I’ll give you a money secret that’s easy as pie to learn. You’ll discover the keys to giving all your stuff away. I call it the estate pie solution. This approach has worked with thousands of people who have heard me speak. No one else can give you this unique and valuable insight.
Mistake #3 Failing to save taxes.
It's a mystery why people pay more taxes than they should. Reducing taxes on your estate means you leave more for your loved ones. Not taking these simple tax reduction steps is a terrible mistake.
Mistake #4 Not understanding that you need to invest in a professionally made will.
I’ll explain the 3 key decisions about making a will, executors and your beneficiaries. Learn why will kits can be a train wreck waiting to happen.
Mistake #5 Not protecting yourself from financial abuse or medical decisions.
Power-of-attorney documents must be used to protect your property and your personal care decisions. Discover how to prepare these simple documents. You can then avoid complicated court proceedings.
Mistake #6 Forgetting to consider these 3 special estate planning elements:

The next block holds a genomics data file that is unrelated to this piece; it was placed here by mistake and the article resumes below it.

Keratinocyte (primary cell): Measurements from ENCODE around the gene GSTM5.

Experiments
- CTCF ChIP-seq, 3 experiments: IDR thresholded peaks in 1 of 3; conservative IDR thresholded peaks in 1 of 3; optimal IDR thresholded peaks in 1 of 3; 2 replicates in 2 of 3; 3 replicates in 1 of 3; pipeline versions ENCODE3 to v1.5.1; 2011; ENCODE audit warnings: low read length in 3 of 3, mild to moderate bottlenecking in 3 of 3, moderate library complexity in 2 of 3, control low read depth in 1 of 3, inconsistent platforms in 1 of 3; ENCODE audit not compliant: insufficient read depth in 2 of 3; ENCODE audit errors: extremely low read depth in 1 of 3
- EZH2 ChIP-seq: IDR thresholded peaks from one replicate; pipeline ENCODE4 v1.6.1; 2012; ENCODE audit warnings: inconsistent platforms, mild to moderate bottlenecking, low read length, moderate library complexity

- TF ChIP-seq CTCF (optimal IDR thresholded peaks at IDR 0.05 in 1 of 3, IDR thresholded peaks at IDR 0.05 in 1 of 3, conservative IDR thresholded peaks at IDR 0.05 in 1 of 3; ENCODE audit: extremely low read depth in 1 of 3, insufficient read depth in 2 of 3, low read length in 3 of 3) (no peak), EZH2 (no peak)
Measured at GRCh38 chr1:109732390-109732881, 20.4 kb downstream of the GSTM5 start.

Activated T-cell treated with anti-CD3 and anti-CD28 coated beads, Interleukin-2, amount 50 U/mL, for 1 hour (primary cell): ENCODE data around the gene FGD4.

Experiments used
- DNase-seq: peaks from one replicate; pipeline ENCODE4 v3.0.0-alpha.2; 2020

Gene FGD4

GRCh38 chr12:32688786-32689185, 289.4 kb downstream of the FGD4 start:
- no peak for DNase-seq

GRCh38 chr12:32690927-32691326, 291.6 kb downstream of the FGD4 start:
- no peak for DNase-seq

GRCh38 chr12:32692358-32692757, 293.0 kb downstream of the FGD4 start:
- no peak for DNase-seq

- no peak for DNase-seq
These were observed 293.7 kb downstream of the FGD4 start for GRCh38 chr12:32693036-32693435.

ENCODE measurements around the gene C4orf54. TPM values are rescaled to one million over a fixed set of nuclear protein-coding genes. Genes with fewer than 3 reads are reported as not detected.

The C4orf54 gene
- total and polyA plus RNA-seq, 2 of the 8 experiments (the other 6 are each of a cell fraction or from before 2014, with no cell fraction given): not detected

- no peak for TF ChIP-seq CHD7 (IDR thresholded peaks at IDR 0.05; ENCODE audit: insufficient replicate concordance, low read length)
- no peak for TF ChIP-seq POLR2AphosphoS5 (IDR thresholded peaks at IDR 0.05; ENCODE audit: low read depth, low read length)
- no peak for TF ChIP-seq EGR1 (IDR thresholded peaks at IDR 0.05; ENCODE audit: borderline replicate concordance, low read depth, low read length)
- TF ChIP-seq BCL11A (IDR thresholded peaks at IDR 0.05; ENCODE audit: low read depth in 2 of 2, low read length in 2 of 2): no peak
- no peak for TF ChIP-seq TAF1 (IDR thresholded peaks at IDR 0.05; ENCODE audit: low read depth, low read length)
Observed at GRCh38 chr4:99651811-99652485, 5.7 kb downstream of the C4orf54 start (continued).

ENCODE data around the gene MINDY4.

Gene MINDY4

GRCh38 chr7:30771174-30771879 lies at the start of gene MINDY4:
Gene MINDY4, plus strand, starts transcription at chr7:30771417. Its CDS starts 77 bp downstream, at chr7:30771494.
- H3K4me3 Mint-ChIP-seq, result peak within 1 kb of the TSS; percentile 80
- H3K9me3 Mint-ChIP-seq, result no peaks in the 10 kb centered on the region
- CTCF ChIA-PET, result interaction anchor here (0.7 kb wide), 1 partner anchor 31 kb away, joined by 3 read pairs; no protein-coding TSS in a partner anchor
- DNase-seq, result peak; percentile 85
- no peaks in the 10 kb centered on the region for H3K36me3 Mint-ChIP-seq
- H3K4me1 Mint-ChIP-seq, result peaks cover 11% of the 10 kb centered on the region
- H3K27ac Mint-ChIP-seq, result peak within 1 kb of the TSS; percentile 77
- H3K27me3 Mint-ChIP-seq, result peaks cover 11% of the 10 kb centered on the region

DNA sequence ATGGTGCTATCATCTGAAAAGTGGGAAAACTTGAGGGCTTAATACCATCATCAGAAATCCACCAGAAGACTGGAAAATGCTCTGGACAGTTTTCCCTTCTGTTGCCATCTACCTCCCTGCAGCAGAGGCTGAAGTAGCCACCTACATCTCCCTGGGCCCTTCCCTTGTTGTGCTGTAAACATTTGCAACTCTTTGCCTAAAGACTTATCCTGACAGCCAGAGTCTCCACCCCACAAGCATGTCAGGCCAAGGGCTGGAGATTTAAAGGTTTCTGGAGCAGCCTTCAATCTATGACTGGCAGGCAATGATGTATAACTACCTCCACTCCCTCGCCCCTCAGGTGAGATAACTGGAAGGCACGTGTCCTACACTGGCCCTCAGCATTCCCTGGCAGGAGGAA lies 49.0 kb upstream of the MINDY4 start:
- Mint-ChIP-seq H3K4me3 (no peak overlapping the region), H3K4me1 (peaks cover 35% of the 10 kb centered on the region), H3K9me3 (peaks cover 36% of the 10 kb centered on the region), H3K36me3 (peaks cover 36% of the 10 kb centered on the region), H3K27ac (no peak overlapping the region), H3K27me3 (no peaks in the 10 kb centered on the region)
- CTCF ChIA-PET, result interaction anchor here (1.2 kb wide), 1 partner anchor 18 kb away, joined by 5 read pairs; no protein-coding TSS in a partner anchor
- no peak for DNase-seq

If you have a (1) business, you need an estate plan; otherwise, it can become worthless. Business owners need a disaster plan. (2) Life insurance and (3) gifts to charities offer tremendous tax advantages. I will show you how to include them in your estate plan.
Mistake #7 Failing to keep your estate planning documents up to date.
Nothing stays the same. Everything in your life keeps changing. You must keep your estate plan up to date or it could be worthless. You'll learn how to do this.
I can help you quickly understand the essentials of estate planning. This includes how you make wills, save taxes, choose executors, and sign powers of attorney.
All of this is available in a complete step-by-step, easy to use home study guide.
I call it Breakthrough Estate Planning. It will allow you to break free from everything that is holding you back. You can sweep away any obstacles keeping you from protecting your family and yourself.
Available for the Kindle, iPad, Nook, Sony Reader, Kobo. Also available as instantly-downloadable e-book (PDF).
These estate planning excuses no longer have to hold you back.